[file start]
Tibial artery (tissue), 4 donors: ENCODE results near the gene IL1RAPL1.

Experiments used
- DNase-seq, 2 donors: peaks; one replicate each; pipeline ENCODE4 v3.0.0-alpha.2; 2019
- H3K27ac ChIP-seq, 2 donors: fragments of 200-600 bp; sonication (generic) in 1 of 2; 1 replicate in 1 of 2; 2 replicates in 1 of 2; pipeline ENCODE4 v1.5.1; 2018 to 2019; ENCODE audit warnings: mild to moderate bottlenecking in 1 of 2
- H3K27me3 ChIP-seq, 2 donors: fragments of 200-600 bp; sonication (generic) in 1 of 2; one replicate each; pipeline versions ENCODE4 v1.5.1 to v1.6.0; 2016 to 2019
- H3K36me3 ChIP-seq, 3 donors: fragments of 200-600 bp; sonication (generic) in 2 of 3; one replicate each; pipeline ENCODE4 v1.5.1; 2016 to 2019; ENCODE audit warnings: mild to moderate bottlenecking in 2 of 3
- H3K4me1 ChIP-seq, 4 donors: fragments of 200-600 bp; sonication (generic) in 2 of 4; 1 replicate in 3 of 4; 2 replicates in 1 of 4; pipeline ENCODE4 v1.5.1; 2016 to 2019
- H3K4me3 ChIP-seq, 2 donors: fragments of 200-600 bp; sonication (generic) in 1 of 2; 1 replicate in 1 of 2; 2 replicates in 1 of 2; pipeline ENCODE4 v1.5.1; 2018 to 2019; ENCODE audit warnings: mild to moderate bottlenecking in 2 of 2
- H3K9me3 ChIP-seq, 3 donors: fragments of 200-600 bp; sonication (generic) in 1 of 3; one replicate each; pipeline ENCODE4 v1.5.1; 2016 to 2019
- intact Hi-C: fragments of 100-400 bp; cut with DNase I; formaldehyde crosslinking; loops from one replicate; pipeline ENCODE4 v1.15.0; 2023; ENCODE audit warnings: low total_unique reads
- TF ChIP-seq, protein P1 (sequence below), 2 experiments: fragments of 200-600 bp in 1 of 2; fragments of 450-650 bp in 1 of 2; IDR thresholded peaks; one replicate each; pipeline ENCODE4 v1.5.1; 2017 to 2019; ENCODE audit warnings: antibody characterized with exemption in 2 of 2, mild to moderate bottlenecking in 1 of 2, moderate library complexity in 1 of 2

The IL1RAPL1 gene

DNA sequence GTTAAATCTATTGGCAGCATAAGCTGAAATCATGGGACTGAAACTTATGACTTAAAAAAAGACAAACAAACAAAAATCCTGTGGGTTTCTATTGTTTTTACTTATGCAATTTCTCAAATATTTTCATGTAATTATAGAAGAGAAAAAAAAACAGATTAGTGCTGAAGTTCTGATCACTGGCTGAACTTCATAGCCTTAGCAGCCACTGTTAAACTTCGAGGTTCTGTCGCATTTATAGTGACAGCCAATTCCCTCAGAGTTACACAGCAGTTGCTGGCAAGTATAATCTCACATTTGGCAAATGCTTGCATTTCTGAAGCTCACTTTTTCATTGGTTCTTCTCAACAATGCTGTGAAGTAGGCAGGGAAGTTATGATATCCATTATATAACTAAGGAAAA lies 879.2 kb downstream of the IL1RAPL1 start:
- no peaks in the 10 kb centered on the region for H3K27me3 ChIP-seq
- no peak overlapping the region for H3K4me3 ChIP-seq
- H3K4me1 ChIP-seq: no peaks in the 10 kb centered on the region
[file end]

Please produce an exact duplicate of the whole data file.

Tibial artery (tissue), 4 donors: ENCODE results near the gene IL1RAPL1.

Experiments used
- DNase-seq, 2 donors: peaks; one replicate each; pipeline ENCODE4 v3.0.0-alpha.2; 2019
- H3K27ac ChIP-seq, 2 donors: fragments of 200-600 bp; sonication (generic) in 1 of 2; 1 replicate in 1 of 2; 2 replicates in 1 of 2; pipeline ENCODE4 v1.5.1; 2018 to 2019; ENCODE audit warnings: mild to moderate bottlenecking in 1 of 2
- H3K27me3 ChIP-seq, 2 donors: fragments of 200-600 bp; sonication (generic) in 1 of 2; one replicate each; pipeline versions ENCODE4 v1.5.1 to v1.6.0; 2016 to 2019
- H3K36me3 ChIP-seq, 3 donors: fragments of 200-600 bp; sonication (generic) in 2 of 3; one replicate each; pipeline ENCODE4 v1.5.1; 2016 to 2019; ENCODE audit warnings: mild to moderate bottlenecking in 2 of 3
- H3K4me1 ChIP-seq, 4 donors: fragments of 200-600 bp; sonication (generic) in 2 of 4; 1 replicate in 3 of 4; 2 replicates in 1 of 4; pipeline ENCODE4 v1.5.1; 2016 to 2019
- H3K4me3 ChIP-seq, 2 donors: fragments of 200-600 bp; sonication (generic) in 1 of 2; 1 replicate in 1 of 2; 2 replicates in 1 of 2; pipeline ENCODE4 v1.5.1; 2018 to 2019; ENCODE audit warnings: mild to moderate bottlenecking in 2 of 2
- H3K9me3 ChIP-seq, 3 donors: fragments of 200-600 bp; sonication (generic) in 1 of 3; one replicate each; pipeline ENCODE4 v1.5.1; 2016 to 2019
- intact Hi-C: fragments of 100-400 bp; cut with DNase I; formaldehyde crosslinking; loops from one replicate; pipeline ENCODE4 v1.15.0; 2023; ENCODE audit warnings: low total_unique reads
- TF ChIP-seq, protein P1 (sequence below), 2 experiments: fragments of 200-600 bp in 1 of 2; fragments of 450-650 bp in 1 of 2; IDR thresholded peaks; one replicate each; pipeline ENCODE4 v1.5.1; 2017 to 2019; ENCODE audit warnings: antibody characterized with exemption in 2 of 2, mild to moderate bottlenecking in 1 of 2, moderate library complexity in 1 of 2

The IL1RAPL1 gene

DNA sequence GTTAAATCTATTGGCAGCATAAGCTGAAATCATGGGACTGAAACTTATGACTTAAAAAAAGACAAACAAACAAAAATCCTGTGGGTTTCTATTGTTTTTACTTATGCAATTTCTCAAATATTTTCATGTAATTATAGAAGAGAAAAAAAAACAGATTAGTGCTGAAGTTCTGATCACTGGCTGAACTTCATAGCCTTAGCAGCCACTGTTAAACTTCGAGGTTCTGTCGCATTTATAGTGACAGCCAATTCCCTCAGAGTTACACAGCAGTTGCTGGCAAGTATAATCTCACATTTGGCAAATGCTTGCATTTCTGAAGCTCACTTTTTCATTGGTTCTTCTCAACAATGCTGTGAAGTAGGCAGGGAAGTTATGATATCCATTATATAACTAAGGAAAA lies 879.2 kb downstream of the IL1RAPL1 start:
- no peaks in the 10 kb centered on the region for H3K27me3 ChIP-seq
- no peak overlapping the region for H3K4me3 ChIP-seq
- H3K4me1 ChIP-seq: no peaks in the 10 kb centered on the region